Even in a hyperactive media and television landscape, slowing things down can have its advantages.
Or so broadcasters are discovering as they deploy the newest generation of slow-motion cameras. Not only can these cameras take viewers inside games in ways that wouldn’t have been possible even a few years ago, in a number of cases, high frame-rate cameras can even replace regular cameras, providing producers with added flexibility to capture either slow motion or regular images.
“Networks are really adding more slow-motion cameras to liven up their coverage,” says Tom Dickinson, CTO at Bexel, a broadcast services company that works with several major networks on their sports productions. “We have almost doubled our inventory [of slowmotion cameras] and will be increasing them some more to about 15 cameras,” he explains.
Dickinson says there is particularly high interest in newer cameras such as the Sony 4K F55, which is being used for 4K replays, or the Grass Valley LDX 86 XtremeSpeed Ultra Slow Motion HD camera. But there is also growing demand for ultra-slow-motion cameras that can operate at 1,000 frames per second or more.
“We have sold probably 80 or 90 systems since we launched the Hi-Motion II cameras in 2012,” says Andy Hayford, international sales manager at NAC Image Technology, which worked with Ikegami to develop and launch the ultra-slow-motion camera. “Back in 2008, there were probably only 30 to 40, so there has been a huge increase in acceptance.”
Laurent Renard, CEO and founder of IMovix, which produces the X10 UHD superslow- motion camera that ESPN and a number of broadcasters use—which adds improvements in both camera technologies and workflows—is driving increased interest among broadcasters.
I-Movix, for example, has closely integrated its cameras with Evertz’s servers so producers can get quick access to both a live HD feed or super-slo-mo 4K material. “We can replace any standard camera shooting at 25 or 30 frames per second and on top of that do super-slowmotion at 3 times, 6 times, 10 time or even go up to 1,000 frames per second,” he says.
Two key developments allowing for all the versatility have been rapid improvements in processing power and sensors. Progress in those technologies has been so rapid that the new Apple iPhone 6 is able to shoot very high quality HD video at frame rates as high as 240 per second—twice the rate of the iPhone 5s.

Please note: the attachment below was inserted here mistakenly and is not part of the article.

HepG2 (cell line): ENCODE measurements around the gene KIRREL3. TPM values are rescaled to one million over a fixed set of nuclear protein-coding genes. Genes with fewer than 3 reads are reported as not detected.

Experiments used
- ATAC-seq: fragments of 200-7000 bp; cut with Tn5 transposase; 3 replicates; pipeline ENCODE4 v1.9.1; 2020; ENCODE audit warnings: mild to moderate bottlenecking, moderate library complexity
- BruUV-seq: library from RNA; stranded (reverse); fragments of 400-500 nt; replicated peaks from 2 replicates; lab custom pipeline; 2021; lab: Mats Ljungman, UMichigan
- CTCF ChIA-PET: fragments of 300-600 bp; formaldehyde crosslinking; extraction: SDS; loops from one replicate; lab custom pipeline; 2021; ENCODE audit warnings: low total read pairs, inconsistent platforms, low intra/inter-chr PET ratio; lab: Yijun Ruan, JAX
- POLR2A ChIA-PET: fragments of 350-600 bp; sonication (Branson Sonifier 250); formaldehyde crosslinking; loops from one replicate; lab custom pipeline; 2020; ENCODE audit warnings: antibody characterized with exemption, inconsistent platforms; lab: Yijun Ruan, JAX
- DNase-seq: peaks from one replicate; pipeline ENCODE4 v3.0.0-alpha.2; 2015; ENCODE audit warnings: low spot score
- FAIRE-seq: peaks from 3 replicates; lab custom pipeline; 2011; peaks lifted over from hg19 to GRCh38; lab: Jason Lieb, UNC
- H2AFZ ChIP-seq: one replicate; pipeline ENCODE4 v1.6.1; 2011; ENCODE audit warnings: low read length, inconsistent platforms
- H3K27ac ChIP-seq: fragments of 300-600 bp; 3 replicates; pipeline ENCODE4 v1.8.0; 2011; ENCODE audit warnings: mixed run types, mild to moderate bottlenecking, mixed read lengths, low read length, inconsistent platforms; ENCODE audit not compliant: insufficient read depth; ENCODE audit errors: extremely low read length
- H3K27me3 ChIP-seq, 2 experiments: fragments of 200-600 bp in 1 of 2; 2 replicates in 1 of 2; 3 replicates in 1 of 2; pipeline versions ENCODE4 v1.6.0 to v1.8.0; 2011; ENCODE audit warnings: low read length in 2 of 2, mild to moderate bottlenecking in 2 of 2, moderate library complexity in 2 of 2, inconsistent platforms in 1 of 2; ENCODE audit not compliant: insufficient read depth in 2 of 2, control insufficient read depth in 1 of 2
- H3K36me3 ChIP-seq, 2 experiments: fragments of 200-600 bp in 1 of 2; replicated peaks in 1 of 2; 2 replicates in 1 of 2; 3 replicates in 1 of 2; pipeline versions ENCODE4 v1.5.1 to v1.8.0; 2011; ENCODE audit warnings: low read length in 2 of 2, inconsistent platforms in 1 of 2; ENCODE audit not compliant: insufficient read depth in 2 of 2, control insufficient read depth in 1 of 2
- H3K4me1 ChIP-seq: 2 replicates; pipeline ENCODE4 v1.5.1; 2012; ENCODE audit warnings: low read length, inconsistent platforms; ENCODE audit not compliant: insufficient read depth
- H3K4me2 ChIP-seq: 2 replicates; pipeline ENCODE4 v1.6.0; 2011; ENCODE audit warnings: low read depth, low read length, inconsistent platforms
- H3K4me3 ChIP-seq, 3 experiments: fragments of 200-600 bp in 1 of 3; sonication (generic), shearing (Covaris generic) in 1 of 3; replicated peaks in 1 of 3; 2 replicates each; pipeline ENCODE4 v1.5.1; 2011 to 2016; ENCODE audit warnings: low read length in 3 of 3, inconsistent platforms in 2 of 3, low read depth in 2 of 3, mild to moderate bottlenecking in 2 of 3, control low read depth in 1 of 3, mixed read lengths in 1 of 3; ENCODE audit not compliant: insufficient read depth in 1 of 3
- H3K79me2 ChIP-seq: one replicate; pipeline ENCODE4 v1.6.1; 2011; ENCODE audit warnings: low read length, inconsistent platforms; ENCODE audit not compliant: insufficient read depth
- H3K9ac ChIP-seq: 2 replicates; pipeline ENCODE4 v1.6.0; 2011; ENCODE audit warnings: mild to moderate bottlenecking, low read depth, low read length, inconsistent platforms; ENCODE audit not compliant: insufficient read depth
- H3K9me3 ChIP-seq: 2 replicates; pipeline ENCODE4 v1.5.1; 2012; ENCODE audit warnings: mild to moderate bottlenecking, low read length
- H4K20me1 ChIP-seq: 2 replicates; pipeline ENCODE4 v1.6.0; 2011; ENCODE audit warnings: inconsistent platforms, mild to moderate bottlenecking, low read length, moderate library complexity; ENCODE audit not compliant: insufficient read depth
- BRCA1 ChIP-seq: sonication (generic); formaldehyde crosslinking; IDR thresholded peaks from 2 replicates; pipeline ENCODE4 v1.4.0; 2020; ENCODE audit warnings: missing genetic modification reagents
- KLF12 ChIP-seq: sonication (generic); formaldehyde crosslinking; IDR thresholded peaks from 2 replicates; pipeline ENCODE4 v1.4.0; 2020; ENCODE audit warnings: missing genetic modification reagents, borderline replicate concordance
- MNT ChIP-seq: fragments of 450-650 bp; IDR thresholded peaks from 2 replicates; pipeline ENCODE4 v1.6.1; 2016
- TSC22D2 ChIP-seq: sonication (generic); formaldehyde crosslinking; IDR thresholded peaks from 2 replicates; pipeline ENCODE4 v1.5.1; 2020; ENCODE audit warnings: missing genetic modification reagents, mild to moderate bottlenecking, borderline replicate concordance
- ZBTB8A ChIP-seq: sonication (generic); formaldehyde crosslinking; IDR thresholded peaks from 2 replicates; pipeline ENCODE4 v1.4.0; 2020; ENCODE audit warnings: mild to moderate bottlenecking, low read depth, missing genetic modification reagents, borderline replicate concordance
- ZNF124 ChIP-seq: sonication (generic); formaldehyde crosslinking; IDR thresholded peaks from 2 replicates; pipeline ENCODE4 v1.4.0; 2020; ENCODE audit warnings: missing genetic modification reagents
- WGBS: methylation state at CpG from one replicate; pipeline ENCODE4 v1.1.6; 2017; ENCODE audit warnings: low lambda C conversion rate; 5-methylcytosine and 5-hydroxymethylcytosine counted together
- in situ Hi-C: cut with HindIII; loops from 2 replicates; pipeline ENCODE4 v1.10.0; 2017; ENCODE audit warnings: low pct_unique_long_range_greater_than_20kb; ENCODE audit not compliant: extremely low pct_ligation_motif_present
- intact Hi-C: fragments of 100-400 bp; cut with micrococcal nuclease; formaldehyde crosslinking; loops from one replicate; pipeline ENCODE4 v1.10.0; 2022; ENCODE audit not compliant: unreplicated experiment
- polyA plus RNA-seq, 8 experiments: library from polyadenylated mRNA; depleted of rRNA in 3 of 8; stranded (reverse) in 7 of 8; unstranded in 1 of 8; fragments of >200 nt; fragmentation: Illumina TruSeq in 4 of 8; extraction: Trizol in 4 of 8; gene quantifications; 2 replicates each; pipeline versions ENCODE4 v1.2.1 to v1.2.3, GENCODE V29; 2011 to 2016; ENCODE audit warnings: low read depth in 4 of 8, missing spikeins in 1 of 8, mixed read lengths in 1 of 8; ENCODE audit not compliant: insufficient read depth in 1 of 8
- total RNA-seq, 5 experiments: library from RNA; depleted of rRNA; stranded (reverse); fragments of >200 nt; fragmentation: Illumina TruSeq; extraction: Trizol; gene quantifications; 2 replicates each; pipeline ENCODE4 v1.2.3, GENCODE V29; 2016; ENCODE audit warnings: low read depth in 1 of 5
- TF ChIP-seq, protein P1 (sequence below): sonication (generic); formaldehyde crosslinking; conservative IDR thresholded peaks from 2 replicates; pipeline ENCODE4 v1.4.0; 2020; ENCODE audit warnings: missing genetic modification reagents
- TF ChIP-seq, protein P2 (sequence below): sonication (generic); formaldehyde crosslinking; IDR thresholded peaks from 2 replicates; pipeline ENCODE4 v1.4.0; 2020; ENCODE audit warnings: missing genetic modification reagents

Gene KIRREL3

Another important factor has been connectivity. ‘We are now able to work in live production conditions with huge amounts of data,” says Renard.
Klaus Weber, senior product marketing manager for cameras at Grass Valley, adds that their third-generation transmission systems bring digital triax and fiber into the same bay station for cameras, making it easier to transmit the large volume of material produced by slow-motion cameras.
Grass Valley has also moved to CMOS sensors— as opposed to the CCD sensors traditionally used in broadcast cameras—when it introduced its new LDX line in 2012, Weber adds. With that introduction, it also developed systems to overcome the “rolling shutter” problem that had once reduced interest in CMOS sensors.
“They’ve allowed us to take the image quality to a new level,” Weber says. “They outperform every CCD by 30%.”
That’s no small feat because higher sensitivity is crucial for slow-motion cameras with much higher frame rates. “The best CCDs could do 3X [three time faster than typical frame rates] at 1080i but could not go to 3x at 1080p,” he says. “But you can go higher with CMOS because they have much better sensitivity and dynamic range.”